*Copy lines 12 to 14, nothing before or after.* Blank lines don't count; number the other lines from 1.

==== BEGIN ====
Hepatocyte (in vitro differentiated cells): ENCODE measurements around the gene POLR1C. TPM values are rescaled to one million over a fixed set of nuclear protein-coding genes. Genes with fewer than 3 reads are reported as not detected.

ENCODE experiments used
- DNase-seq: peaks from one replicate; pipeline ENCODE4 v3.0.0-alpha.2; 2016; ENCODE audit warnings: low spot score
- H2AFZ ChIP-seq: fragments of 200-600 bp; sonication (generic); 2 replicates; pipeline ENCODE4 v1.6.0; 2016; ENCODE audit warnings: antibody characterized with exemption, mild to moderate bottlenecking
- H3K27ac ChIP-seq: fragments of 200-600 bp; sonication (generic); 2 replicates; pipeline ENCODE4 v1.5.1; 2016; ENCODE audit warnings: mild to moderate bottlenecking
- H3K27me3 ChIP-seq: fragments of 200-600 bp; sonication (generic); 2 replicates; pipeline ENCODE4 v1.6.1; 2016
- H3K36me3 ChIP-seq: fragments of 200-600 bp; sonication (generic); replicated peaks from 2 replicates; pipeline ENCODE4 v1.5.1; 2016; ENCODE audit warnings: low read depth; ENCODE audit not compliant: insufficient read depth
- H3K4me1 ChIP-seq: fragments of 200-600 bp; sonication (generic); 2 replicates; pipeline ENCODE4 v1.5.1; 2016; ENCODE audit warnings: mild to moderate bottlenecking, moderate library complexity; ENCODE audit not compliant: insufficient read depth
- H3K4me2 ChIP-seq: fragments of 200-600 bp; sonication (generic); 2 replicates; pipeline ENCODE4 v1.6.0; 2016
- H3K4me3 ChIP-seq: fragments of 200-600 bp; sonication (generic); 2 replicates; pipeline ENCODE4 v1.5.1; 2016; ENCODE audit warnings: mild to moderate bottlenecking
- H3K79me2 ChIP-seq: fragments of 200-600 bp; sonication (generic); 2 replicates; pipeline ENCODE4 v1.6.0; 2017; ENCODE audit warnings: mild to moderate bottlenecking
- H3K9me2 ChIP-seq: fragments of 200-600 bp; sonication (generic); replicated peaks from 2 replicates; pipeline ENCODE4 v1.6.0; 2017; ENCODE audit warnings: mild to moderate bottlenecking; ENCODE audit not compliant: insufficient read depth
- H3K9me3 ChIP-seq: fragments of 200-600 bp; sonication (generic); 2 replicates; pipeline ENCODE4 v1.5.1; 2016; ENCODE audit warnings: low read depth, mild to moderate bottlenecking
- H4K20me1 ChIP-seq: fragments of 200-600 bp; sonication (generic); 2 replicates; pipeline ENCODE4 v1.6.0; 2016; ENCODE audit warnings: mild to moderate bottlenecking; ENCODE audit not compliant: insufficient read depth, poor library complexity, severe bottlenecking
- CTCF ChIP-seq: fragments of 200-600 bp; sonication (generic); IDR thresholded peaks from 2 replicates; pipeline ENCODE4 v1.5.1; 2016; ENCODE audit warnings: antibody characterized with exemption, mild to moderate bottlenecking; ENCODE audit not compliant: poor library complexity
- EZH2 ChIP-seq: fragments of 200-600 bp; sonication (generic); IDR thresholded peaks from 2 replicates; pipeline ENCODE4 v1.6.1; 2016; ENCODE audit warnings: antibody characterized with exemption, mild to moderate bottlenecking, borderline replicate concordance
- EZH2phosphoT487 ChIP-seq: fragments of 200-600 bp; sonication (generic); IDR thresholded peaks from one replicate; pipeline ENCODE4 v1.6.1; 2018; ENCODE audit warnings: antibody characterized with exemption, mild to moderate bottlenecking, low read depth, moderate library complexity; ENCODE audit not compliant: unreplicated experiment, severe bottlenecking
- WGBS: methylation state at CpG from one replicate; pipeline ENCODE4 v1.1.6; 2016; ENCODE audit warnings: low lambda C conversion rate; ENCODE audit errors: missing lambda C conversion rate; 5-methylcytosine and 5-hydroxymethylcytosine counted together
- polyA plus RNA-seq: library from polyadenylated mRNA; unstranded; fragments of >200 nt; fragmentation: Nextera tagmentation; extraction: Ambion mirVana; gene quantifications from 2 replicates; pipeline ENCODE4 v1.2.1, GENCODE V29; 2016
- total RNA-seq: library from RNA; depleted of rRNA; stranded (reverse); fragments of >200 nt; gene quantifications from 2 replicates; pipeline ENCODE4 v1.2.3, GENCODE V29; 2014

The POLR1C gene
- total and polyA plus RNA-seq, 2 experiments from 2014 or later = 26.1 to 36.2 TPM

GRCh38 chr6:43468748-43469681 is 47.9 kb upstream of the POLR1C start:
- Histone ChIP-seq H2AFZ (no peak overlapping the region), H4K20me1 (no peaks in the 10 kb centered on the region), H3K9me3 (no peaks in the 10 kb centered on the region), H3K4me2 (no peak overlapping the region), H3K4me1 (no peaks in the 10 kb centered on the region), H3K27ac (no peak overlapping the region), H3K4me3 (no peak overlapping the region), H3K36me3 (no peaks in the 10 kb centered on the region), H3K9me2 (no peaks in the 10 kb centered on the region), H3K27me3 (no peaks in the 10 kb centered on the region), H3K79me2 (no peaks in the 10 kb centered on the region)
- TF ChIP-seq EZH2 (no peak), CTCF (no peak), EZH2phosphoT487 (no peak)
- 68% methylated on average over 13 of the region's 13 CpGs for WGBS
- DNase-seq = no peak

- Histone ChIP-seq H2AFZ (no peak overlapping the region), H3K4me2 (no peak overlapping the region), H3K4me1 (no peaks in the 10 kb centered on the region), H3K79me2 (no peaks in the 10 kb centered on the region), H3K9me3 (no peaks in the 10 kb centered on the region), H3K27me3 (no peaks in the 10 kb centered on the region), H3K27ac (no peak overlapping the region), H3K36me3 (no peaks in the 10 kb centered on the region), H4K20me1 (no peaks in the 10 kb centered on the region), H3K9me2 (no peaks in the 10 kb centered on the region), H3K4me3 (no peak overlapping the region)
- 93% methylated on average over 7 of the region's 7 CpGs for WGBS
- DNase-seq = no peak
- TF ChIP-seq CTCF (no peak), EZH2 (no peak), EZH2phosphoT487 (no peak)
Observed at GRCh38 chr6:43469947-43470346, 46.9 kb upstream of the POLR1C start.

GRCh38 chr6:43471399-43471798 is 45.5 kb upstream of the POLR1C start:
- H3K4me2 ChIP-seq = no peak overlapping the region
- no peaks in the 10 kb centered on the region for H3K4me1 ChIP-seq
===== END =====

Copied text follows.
- H3K9me2 ChIP-seq: fragments of 200-600 bp; sonication (generic); replicated peaks from 2 replicates; pipeline ENCODE4 v1.6.0; 2017; ENCODE audit warnings: mild to moderate bottlenecking; ENCODE audit not compliant: insufficient read depth
- H3K9me3 ChIP-seq: fragments of 200-600 bp; sonication (generic); 2 replicates; pipeline ENCODE4 v1.5.1; 2016; ENCODE audit warnings: low read depth, mild to moderate bottlenecking
- H4K20me1 ChIP-seq: fragments of 200-600 bp; sonication (generic); 2 replicates; pipeline ENCODE4 v1.6.0; 2016; ENCODE audit warnings: mild to moderate bottlenecking; ENCODE audit not compliant: insufficient read depth, poor library complexity, severe bottlenecking